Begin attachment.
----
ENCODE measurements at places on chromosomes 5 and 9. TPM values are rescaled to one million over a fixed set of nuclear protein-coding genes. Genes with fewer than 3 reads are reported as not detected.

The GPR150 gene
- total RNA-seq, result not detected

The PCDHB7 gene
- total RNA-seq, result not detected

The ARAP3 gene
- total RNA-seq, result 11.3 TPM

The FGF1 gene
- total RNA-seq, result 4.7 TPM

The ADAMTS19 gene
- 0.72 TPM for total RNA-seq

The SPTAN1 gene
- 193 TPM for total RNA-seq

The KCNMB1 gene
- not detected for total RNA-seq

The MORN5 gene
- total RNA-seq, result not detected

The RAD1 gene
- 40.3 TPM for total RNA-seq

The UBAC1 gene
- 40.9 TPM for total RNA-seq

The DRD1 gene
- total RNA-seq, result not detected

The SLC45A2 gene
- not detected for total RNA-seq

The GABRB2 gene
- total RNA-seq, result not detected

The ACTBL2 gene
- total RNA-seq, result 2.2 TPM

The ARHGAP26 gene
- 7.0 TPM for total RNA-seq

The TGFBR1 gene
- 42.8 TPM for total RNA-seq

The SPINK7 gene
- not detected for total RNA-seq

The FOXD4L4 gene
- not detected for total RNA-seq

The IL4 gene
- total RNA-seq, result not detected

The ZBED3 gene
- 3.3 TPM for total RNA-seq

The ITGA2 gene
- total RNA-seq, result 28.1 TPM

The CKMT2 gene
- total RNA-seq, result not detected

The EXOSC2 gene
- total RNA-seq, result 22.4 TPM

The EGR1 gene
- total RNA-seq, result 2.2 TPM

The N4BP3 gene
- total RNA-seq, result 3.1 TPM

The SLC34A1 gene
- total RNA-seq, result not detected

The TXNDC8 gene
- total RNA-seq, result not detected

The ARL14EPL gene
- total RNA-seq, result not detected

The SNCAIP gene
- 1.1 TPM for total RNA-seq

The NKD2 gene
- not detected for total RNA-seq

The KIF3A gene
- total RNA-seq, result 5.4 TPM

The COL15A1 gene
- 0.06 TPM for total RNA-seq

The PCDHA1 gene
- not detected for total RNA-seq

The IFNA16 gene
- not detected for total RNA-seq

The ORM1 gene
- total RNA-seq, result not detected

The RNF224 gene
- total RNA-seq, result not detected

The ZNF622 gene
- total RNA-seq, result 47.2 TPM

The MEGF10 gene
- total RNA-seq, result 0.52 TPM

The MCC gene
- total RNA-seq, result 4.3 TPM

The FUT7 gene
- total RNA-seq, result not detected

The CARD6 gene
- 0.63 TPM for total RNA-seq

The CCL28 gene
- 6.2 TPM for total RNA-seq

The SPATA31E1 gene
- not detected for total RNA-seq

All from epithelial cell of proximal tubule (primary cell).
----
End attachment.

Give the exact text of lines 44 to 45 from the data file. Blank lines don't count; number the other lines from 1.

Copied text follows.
The CKMT2 gene
- total RNA-seq, result not detected